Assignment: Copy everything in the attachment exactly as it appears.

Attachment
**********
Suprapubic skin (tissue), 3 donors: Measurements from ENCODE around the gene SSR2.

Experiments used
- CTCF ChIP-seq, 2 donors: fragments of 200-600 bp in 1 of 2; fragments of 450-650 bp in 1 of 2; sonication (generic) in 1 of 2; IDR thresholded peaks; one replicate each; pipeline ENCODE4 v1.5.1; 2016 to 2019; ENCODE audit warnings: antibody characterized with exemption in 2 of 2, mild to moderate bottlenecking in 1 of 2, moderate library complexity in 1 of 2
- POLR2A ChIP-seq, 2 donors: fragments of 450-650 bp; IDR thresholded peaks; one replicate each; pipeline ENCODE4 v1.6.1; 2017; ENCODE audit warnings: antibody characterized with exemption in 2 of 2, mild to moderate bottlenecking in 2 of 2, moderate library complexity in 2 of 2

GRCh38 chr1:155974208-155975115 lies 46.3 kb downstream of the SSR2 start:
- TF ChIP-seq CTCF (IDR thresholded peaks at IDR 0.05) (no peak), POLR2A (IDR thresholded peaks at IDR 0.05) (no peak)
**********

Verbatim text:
Suprapubic skin (tissue), 3 donors: Measurements from ENCODE around the gene SSR2.

Experiments used
- CTCF ChIP-seq, 2 donors: fragments of 200-600 bp in 1 of 2; fragments of 450-650 bp in 1 of 2; sonication (generic) in 1 of 2; IDR thresholded peaks; one replicate each; pipeline ENCODE4 v1.5.1; 2016 to 2019; ENCODE audit warnings: antibody characterized with exemption in 2 of 2, mild to moderate bottlenecking in 1 of 2, moderate library complexity in 1 of 2
- POLR2A ChIP-seq, 2 donors: fragments of 450-650 bp; IDR thresholded peaks; one replicate each; pipeline ENCODE4 v1.6.1; 2017; ENCODE audit warnings: antibody characterized with exemption in 2 of 2, mild to moderate bottlenecking in 2 of 2, moderate library complexity in 2 of 2

GRCh38 chr1:155974208-155975115 lies 46.3 kb downstream of the SSR2 start:
- TF ChIP-seq CTCF (IDR thresholded peaks at IDR 0.05) (no peak), POLR2A (IDR thresholded peaks at IDR 0.05) (no peak)